Knitting the panel or leg of the stocking

Knitting the panel or leg of the stocking

50 feet long and constructed entirely of metal, could expand and contract with a rise and fall in temperature. There are many thousands of moving parts in each machine and the whole equipment of the knitting workshop could rapidly be disorganised if variations of temperature were permitted.

A modern fully-fashioned stocking knitting machine is usually designed to make up to 32 stockings at a time. Each stocking is knitted on a needle bar. A needle bar is approximately 14" wide. The whole machine will weight about 15 tons. It is constructed of, literally, thousands of components and is so complicated that years of training are required before a man is considered fully competent as a stocking knitter.

It may be of interest at this point to explain that fully-fashioned stockings are invariably knitted by men, although other operations following the knitting are usually carried out by women.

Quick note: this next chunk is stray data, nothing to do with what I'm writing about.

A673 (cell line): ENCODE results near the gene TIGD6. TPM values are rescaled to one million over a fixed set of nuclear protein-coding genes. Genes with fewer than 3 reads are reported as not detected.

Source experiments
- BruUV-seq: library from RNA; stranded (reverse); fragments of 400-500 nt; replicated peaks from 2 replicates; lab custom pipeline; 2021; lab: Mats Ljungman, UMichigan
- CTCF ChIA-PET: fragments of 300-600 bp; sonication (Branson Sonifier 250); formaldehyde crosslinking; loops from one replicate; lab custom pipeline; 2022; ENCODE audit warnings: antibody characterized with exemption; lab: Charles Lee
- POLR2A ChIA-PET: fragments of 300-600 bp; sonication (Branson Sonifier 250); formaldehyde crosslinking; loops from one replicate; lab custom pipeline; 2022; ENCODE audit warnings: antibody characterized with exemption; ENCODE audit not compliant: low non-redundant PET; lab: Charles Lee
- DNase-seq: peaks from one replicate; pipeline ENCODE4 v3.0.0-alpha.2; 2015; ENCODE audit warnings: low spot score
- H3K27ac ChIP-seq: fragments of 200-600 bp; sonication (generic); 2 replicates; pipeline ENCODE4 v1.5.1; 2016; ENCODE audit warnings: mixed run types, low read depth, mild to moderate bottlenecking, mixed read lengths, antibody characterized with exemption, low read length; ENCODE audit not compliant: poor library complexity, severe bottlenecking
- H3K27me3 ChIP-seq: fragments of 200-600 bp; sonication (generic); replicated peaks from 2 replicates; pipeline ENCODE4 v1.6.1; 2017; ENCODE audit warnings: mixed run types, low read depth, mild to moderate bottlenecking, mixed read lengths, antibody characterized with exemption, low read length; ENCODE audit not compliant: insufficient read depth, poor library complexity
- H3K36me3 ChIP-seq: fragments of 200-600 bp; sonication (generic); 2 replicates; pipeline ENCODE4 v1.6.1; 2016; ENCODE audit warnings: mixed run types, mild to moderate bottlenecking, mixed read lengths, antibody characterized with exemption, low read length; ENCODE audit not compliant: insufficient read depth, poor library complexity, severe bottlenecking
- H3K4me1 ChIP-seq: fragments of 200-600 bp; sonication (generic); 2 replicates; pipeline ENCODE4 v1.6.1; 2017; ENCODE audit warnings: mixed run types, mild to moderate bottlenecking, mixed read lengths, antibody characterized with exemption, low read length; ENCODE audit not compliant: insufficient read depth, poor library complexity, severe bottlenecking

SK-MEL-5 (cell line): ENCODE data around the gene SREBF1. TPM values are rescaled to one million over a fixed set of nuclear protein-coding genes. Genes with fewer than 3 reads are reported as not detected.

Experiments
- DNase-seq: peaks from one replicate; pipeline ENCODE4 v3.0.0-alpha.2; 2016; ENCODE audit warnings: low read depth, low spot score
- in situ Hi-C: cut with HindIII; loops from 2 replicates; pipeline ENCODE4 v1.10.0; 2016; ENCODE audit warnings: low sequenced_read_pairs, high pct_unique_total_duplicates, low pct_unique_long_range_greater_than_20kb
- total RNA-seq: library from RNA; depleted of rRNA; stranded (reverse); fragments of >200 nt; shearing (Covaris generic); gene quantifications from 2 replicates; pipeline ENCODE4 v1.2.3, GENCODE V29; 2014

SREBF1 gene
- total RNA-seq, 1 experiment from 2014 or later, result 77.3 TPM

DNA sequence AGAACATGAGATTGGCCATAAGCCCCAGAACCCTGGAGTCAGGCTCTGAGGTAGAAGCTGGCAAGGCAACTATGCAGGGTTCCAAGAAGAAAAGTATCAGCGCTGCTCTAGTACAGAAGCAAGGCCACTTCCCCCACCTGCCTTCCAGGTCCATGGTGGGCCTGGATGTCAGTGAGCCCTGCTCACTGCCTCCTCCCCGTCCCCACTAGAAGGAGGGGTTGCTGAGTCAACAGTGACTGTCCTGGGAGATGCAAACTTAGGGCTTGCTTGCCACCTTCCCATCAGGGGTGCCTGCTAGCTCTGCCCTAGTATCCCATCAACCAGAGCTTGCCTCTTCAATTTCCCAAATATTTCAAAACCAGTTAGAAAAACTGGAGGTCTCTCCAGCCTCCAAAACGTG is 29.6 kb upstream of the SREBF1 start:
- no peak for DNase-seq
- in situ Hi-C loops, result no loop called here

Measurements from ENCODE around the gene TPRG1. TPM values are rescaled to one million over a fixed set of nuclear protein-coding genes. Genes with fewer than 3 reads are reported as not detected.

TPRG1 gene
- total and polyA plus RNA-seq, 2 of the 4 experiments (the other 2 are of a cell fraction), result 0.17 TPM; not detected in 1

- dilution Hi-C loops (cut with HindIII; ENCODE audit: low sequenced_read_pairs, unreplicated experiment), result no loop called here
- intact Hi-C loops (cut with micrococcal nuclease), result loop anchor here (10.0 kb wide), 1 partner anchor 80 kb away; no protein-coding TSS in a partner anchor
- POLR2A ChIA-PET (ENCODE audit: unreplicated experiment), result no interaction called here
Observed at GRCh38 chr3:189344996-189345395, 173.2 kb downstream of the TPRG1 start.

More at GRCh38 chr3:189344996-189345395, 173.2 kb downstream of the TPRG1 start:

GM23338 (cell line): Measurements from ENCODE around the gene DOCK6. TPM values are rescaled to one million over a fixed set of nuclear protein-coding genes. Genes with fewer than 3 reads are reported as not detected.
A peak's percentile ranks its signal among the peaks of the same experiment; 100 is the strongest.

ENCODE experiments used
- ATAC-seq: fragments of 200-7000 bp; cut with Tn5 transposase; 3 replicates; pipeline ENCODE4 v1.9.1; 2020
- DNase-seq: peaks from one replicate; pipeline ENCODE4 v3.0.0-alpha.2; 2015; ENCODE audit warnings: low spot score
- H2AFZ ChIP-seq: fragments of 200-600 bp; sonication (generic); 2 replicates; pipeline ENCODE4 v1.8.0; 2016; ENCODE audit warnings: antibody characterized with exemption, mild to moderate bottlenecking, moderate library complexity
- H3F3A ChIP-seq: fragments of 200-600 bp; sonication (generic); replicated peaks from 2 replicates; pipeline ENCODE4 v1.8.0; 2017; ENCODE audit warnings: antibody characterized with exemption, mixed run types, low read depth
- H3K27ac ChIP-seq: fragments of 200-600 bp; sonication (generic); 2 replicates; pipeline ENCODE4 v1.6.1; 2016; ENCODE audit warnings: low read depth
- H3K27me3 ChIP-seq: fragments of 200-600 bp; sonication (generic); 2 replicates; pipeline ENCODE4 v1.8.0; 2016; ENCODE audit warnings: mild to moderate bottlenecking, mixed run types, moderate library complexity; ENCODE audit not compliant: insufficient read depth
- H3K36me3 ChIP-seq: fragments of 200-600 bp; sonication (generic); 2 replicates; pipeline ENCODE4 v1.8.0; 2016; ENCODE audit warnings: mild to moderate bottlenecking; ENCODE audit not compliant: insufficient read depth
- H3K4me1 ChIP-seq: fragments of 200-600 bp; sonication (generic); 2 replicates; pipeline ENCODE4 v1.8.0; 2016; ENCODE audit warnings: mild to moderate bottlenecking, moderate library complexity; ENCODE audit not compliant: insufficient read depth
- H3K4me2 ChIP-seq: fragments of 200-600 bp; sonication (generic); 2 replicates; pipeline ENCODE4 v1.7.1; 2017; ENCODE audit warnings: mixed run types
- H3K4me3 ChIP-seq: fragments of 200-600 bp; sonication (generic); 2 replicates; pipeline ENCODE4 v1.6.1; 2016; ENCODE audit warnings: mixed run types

All the knitting units of the machine are identical and work at the same speed. One machine can therefore make only one size of stocking at a time.

The needles used are known as bearded needles and although about the same size as a sewing needle they differ considerably in construction. There is no eye in the usual sense of the word, but the top of the needle is continued to form a slender tail-piece or beard which is doubled over. The end of this beard, which is springy, is made to fit a slot cut in the stem of the needle so that when the beard is pressed its tip closes against the stem and forms a temporary eye. When pressure is removed the beard springs open and the needle merely forms a hook.

The bearded needle used in stocking manufacture

The ‘bearded needle’ used in fully-fashioned stocking manufacture. (Enlarged)